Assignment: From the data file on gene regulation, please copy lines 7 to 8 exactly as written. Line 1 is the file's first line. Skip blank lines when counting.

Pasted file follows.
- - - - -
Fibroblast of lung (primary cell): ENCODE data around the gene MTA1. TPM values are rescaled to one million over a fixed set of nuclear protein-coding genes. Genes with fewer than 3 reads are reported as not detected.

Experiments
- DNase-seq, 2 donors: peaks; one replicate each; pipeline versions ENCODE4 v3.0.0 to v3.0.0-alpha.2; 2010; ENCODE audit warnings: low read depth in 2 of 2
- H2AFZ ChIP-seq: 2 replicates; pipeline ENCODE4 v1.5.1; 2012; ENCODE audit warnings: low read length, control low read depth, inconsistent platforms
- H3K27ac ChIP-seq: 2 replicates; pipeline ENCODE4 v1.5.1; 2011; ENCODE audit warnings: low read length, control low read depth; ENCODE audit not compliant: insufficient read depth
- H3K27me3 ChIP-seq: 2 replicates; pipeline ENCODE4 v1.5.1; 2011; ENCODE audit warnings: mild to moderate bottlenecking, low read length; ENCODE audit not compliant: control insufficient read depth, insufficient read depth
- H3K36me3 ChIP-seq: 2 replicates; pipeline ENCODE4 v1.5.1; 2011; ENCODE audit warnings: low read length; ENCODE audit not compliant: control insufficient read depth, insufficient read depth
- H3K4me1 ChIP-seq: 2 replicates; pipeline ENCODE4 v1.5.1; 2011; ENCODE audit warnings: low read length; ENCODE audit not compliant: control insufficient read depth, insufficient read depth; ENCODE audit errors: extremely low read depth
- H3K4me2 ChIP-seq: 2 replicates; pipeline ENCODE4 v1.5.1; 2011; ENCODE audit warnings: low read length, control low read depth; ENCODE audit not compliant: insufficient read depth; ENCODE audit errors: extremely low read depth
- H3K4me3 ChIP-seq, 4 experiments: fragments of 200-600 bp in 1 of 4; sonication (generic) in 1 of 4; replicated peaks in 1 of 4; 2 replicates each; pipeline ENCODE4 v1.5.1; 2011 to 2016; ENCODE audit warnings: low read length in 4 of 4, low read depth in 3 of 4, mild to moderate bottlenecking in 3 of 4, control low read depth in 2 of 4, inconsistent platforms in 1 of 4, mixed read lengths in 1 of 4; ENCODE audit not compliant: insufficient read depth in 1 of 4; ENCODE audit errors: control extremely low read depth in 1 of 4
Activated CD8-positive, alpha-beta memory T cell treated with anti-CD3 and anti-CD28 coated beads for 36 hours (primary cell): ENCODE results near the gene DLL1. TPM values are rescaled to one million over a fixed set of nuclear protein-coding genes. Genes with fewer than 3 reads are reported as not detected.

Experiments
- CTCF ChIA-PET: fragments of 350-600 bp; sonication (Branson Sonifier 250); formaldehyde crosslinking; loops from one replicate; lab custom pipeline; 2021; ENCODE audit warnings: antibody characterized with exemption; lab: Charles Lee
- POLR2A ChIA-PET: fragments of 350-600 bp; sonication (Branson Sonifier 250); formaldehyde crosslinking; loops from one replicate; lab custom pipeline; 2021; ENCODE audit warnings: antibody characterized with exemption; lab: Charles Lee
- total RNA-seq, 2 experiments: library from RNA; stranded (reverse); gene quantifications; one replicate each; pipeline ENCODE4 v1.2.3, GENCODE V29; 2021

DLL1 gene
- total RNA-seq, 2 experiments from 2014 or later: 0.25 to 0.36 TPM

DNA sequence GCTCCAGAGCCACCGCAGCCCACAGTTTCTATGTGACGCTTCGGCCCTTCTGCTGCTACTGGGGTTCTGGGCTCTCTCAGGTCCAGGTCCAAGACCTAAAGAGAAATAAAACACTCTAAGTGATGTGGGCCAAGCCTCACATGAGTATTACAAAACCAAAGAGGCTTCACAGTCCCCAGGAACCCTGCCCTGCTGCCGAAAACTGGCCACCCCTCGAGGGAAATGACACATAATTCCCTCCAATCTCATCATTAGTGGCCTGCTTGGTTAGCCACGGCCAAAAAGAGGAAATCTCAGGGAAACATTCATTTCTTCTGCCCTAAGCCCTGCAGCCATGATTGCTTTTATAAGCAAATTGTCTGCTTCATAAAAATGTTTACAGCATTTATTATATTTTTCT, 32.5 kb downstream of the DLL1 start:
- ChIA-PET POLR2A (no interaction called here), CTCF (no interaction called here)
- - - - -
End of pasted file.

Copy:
- H3K36me3 ChIP-seq: 2 replicates; pipeline ENCODE4 v1.5.1; 2011; ENCODE audit warnings: low read length; ENCODE audit not compliant: control insufficient read depth, insufficient read depth
- H3K4me1 ChIP-seq: 2 replicates; pipeline ENCODE4 v1.5.1; 2011; ENCODE audit warnings: low read length; ENCODE audit not compliant: control insufficient read depth, insufficient read depth; ENCODE audit errors: extremely low read depth